Multi GPU training with Pytorch

Training deep learning models consist of a high amount of numerical calculations which can be performed to a great extent in parallel. Since graphical processing units (GPUs) offer far more cores than central processing units (CPUs), GPUs (>10000 cores) outperform CPUs (<= 64 cores) in most deep learning applications by factors.
The next level of performance is reached by scaling the calculations accross multiple GPUs, therefore AIME servers can be equipped with up to eight high performance GPUs.
To utilize the full power of the AIME machines, it is important to ensure all installed GPUs are participating effectively in the deep learning training.

The following article explains how to train a model with the PyTorch framework using multiple GPUs. The first part deals with an easy but not optimal approach using Pytorchs DataParallel. The second part explaines a more advance solution for improved performance with multiple processes using DistributedDataParallel.

Multi GPU training in a single process (DataParallel)

The most easiest way to utilize all installed GPUs with PyTorch is the usage of the PyTorch built-in function DataParallel from the PyTorch module torch.nn.parallel. This can be done in almost the same way like a single GPU training. After your model is initialized, just modify your model with the following line:


model = torch.nn.parallel.DataParallel(model, device_ids=list(range(<num_gpus>)), dim=0)
 

with <num_gpus> as the number of GPUs to use.

Be aware, that the batch size used in your data loader is equal to the global batch size over all GPUs. So if you want to use the local batch size of each GPU, you need to multiply it with the number of GPUs.

Here is a fully working example of multi GPU training with a resnet50 model from the torchvision library using DataParallel.


#!/usr/bin/env python3

from pathlib import Path
import torch
import torchvision


def load_data(num_gpus):
    transforms = torchvision.transforms.Compose([
    torchvision.transforms.Resize(256),
    torchvision.transforms.CenterCrop(224),
    torchvision.transforms.ToTensor(),
    torchvision.transforms.Normalize(mean=[0.485, 0.456, 0.406], std=[0.229, 0.224, 0.225]),
                                                 ])
    dataset = torchvision.datasets.ImageFolder(root=, transform=transforms)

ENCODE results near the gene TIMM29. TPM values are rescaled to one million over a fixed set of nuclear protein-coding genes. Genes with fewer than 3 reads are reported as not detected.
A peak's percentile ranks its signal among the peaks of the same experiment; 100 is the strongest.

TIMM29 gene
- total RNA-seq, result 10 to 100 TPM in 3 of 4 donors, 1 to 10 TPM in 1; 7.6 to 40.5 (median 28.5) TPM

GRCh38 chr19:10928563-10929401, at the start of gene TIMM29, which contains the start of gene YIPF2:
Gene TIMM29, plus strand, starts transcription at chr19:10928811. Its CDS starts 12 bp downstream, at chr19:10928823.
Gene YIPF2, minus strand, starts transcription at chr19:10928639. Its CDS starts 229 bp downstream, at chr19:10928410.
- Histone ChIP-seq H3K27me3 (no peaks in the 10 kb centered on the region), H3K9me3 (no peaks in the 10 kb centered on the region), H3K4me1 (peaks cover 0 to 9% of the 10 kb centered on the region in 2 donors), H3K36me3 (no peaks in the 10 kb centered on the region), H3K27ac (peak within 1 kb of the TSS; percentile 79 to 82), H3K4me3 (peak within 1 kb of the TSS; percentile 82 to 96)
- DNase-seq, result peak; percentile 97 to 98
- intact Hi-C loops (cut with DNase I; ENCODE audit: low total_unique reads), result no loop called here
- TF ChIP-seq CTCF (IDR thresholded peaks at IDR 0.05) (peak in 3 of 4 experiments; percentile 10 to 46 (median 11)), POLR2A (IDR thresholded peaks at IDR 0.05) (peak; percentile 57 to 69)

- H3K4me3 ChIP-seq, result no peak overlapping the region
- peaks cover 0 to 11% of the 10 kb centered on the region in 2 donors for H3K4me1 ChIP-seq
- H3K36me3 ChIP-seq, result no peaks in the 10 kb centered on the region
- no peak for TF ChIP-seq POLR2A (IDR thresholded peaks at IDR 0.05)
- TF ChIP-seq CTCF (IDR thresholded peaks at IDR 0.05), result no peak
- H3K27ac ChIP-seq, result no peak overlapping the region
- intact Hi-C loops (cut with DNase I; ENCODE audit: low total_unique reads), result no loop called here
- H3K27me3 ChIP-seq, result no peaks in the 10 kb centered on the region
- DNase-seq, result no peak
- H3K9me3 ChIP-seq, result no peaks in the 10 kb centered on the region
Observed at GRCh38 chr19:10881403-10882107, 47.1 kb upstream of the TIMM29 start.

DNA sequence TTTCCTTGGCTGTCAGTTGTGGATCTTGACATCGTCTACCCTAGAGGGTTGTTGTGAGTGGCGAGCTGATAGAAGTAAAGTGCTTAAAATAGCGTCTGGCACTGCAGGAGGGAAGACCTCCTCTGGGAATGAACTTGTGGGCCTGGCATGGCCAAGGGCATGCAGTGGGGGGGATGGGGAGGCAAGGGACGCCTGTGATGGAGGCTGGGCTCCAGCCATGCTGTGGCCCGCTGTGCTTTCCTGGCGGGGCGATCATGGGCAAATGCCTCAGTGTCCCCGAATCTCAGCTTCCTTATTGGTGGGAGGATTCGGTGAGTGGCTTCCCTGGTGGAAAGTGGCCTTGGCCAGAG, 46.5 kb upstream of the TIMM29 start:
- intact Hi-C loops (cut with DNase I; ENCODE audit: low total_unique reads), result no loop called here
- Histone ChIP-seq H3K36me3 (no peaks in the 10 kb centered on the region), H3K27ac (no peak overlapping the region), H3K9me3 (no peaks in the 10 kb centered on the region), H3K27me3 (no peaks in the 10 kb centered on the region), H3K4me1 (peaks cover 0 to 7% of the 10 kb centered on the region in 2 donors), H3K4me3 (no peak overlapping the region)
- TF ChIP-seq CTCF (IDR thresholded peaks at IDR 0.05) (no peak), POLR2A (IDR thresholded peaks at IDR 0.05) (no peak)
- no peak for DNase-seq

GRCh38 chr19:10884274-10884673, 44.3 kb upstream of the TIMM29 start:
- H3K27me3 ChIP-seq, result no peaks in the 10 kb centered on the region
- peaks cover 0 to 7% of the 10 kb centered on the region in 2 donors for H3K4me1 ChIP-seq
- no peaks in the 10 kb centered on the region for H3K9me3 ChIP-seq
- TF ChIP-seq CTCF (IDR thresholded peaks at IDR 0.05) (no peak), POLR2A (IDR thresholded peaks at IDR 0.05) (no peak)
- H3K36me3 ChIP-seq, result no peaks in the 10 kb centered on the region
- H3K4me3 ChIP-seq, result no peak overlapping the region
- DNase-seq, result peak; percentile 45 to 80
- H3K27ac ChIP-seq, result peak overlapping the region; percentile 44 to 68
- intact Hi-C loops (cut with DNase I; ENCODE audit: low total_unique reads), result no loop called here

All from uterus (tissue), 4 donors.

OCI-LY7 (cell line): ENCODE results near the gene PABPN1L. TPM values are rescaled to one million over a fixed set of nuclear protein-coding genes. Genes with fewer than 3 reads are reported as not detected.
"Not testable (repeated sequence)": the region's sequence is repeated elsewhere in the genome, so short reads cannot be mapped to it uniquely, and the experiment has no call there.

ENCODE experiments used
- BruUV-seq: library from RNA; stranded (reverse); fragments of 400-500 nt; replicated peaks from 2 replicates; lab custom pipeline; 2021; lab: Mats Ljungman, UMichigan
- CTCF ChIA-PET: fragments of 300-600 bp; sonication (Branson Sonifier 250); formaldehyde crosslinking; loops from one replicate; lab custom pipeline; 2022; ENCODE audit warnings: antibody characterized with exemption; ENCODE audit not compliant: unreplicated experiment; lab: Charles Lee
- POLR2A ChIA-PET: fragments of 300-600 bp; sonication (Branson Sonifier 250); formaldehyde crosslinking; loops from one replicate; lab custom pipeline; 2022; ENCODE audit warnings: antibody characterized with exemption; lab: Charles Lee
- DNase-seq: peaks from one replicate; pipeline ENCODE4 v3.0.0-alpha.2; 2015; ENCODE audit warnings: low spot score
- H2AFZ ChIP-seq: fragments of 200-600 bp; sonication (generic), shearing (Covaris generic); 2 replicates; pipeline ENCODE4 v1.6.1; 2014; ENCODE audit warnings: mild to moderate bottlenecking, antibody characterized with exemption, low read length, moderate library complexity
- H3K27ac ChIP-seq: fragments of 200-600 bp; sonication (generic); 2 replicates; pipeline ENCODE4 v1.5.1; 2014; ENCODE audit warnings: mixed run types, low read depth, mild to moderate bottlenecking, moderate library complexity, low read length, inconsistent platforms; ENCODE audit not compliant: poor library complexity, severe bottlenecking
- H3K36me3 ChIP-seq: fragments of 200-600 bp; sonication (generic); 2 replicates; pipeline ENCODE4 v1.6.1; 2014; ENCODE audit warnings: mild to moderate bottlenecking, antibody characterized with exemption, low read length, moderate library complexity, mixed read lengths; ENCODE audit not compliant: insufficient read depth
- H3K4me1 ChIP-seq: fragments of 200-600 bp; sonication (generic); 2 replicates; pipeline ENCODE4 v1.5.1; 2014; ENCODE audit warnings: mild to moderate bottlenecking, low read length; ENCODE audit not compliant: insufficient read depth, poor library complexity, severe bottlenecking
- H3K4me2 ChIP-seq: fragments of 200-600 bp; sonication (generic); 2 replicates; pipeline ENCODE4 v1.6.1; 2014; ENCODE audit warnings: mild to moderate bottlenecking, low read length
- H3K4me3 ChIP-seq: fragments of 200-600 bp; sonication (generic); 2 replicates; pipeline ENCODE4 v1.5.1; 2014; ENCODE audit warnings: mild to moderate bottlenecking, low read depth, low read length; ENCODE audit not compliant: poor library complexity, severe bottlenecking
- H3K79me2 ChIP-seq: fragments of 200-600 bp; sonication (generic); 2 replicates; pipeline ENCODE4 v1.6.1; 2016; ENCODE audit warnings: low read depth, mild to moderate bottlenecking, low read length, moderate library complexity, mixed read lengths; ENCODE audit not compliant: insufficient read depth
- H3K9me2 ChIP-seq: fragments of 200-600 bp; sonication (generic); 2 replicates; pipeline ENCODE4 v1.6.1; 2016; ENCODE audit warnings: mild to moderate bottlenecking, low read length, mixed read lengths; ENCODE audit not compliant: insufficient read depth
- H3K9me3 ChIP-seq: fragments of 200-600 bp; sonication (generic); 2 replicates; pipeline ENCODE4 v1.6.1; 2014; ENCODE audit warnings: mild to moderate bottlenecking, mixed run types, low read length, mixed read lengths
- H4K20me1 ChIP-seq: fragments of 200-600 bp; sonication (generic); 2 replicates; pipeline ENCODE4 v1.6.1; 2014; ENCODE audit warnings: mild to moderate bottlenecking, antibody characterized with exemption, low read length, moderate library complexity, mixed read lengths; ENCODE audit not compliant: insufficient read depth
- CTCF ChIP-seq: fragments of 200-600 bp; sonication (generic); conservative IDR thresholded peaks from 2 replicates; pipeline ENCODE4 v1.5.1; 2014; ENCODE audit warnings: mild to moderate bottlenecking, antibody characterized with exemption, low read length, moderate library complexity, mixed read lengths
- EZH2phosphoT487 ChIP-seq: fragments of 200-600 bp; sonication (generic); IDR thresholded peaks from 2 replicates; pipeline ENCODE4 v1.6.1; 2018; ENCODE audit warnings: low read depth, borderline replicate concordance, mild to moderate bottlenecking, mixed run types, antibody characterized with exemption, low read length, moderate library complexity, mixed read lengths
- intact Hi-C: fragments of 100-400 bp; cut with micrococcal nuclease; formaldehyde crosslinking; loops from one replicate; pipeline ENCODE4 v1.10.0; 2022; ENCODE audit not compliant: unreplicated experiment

dataloader = torch.utils.data.DataLoader(
        dataset=dataset,
        batch_size=64,
        shuffle=False,
        num_workers=4*num_gpus
                                                )
    return dataloader

def save_model(epoch, model, optimizer):
    """Saves model checkpoint on given epoch with given data name.
    """
    checkpoint_folder = Path.cwd() / 'model_checkpoints'
    if not checkpoint_folder.is_dir():
        checkpoint_folder.mkdir()
    file = checkpoint_folder / f'epoch_{epoch}.pt'
    if not file.is_file():
        file.touch()
    torch.save(
        {
            'epoch': epoch,
            'model_state_dict': model.state_dict(),
            'optimizer_state_dict': optimizer.state_dict(),
        },
        file
                )
    return True

def load_model(epoch, model, optimizer):
    """Loads model state from file.
    """
    file = Path.cwd() / 'model_checkpoints' / f'epoch_{epoch}.pt'
    checkpoint = torch.load(file)
    model.load_state_dict(checkpoint['model_state_dict'])
    optimizer.load_state_dict(checkpoint['optimizer_state_dict'])
    return model, optimizer

def run_training(num_gpus):

    model = torchvision.models.resnet50(pretrained=False)
    model = model.cuda()
    model = torch.nn.parallel.DataParallel(model, device_ids=list(range(num_gpus)), dim=0)

    optimizer = torch.optim.SGD(model.parameters(), lr=0.01, momentum=0.9, weight_decay=1e-4)
    criterion = torch.nn.CrossEntropyLoss()
    criterion.cuda()
    model.train()
    num_epochs = 30
    dataloader = load_data(num_gpus)
    total_steps = len(dataloader)
    for epoch in range(1, num_epochs):
        print(f'\nEpoch {epoch}\n')
        if epoch > 1:
            model, optimizer = load_model(epoch-1, model, optimizer)
        for step, (images, labels) in enumerate(dataloader, 1):
            images, labels = images.cuda(), labels.cuda()
            optimizer.zero_grad()
            outputs = model(images)
            loss = criterion(outputs, labels)
            loss.backward()
            optimizer.step()
            if step % 10 == 0:
                print(f'Epoch [{epoch} / {num_epochs}], Step [{step} / {total_steps}], Loss: {loss.item():.4f}')
        save_model(epoch, model, optimizer)

if __name__ == "__main__":
    num_gpus = torch.cuda.device_count()
    print('num_gpus: ', num_gpus)
    run_training(num_gpus)
 

While the usage of DataParallel is quiet easy and the performance enhancement is already visible compared to a single GPU, there are still ways to even further improve the performance, since with DataParallel all calculations are happening in the same process and the GPUs are therefore not utilized to their full capacity. For even better performance we need multiple processes, one process per GPU. This can be done with DistributedDataParallel, explained in the following section. The table below shows a comparison in training performance between both methods measured with our benchmark tool https://github.com/aime-team/pytorch-benchmarks. You can see the training performance of DistributedDataParallel is up to 17% better then the performance of DataParallel.